Sunday, October 14, 2007

Getting the Milk for Free

In his 4S talk yesterday, Fred Turner, the author of From Counterculture to Cyberculture, is now extending his analysis of counterpublics by looking at how Google is channeling user-generated content from Burning Man and benefiting from those who are content to be "paid in cool" in a reputation economy. In "Burning Man at Google: How Art Worlds Help Sustain New Media Industries," Turner argues that even activities aimed to build a "socio-technical commons" during the annual ritual out in an inhospitable desert actually legitimates "collaborative manufacturing processes." I've been a vicarious attendee of Burning Man for many years -- lending camping equipment in advance and admiring dusty polaroid photographs after the event -- but I've never actually gone. I've even attended a "Burning Man Fundraiser" for a drive-in theater. I brought my kids to "Family Night," where they were the only children in attendance. The Amazing Mr Limpet soon turned into footage in which our host was wandering around naked along with the other denizens of the event.

On the same panel, Chris Kelty, an anthropologist who has studied the cultural practices of the open source movement, gave a talk that focused on the discourses surrounding electronic voting machines. "Imagining Neutrality: Recursive publics, free software and electronic voting machines" looks at what he calls the "politics of politics" and advances "an anthropology of deliberation." Kelty also made an interesting distinction between "voting" and "deliberation." Because Kelty describes himself as a scholar "used to questioning the neutrality of science," he not only expresses common concerns about "privacy and participation," but also examines why the "proliferation of tools in everyday life" is not fostering a serious re-examination of the procedural logic of the voting process itself.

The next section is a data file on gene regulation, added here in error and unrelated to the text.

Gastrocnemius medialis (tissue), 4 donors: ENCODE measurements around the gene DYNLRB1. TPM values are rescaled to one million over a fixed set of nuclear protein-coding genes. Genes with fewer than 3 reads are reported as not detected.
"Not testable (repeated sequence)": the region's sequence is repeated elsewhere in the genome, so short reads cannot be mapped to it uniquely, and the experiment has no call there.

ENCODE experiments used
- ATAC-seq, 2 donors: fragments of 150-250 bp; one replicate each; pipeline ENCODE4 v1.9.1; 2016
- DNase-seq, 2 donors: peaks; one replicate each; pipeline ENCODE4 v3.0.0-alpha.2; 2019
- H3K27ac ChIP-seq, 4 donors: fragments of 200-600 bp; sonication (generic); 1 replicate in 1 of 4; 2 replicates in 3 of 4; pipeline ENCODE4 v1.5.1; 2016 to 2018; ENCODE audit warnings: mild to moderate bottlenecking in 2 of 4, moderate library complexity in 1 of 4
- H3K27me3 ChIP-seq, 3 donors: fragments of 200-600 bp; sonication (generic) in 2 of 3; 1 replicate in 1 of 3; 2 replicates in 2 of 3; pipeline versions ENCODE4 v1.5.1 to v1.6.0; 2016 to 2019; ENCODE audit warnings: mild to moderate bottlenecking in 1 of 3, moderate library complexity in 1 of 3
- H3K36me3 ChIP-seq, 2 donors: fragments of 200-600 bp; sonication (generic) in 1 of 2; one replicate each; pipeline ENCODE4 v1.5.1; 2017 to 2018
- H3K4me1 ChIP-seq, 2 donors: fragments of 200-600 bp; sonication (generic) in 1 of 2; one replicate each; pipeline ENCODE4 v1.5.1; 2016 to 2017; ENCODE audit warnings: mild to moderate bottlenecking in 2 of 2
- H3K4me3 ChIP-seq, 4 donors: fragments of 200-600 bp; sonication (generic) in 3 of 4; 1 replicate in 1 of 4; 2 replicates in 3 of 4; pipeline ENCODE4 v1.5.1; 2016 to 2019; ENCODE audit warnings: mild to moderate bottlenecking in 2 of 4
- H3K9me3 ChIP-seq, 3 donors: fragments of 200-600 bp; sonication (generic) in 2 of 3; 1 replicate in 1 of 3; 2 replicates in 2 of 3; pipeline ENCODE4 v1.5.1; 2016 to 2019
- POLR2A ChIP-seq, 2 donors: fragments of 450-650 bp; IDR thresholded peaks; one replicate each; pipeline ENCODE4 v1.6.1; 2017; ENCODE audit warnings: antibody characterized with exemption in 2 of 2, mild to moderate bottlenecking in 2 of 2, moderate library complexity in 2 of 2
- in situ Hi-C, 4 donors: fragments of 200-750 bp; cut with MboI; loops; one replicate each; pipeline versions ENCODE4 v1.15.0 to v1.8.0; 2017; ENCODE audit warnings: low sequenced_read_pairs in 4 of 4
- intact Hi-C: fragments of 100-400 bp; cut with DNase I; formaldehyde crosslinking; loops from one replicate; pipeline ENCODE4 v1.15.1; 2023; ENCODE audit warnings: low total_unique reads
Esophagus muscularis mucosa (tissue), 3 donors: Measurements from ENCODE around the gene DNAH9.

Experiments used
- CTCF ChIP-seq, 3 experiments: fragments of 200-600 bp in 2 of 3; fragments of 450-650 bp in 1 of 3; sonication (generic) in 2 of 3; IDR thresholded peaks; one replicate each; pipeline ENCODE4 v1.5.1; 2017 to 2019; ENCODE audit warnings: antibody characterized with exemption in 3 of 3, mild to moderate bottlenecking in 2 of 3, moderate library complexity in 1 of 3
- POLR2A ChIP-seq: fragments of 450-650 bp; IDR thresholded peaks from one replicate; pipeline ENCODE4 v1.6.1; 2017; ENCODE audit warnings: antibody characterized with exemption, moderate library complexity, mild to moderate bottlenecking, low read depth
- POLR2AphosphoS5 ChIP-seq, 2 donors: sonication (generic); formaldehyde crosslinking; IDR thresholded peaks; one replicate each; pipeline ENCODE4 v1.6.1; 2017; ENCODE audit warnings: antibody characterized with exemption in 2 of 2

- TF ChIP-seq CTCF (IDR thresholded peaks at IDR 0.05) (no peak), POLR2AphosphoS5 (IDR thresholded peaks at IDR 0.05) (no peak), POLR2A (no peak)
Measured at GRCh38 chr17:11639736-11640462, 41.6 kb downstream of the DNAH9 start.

As someone fascinated with Condorcet voting and other rich-data voting systems, I was glad to see Kelty give them a plug. (Check out this online results comparison generator or this site for would-be election officials.) Condorcet's argument that simple one-man/one-vote systems tend to generate results in which everyone is dissatisfied is one of my favorites from eighteenth-century information theory.

During the time of "Diary of a Mad Poll-Worker," I did my own behind-the-scenes examination of the processes of electronic voting during the last election, which included the bizarre experience of being an election official at the actual polling place. As the nearby Riverside County registrar's office struggles with what to do now that their Sequoia voting machines have been disallowed (a topic upon which their website is strangely silent), I think these issues need to go beyond the interest limited to Internet paranoia sites and, as Kelty suggests, be turned to participatory decision-making in actual communities.

Kelty's forthcoming book, Two Bits: The Cultural Significance of Free Software and the Internet, from Duke University Press will also be online under a Creative Commons license. More on this later.

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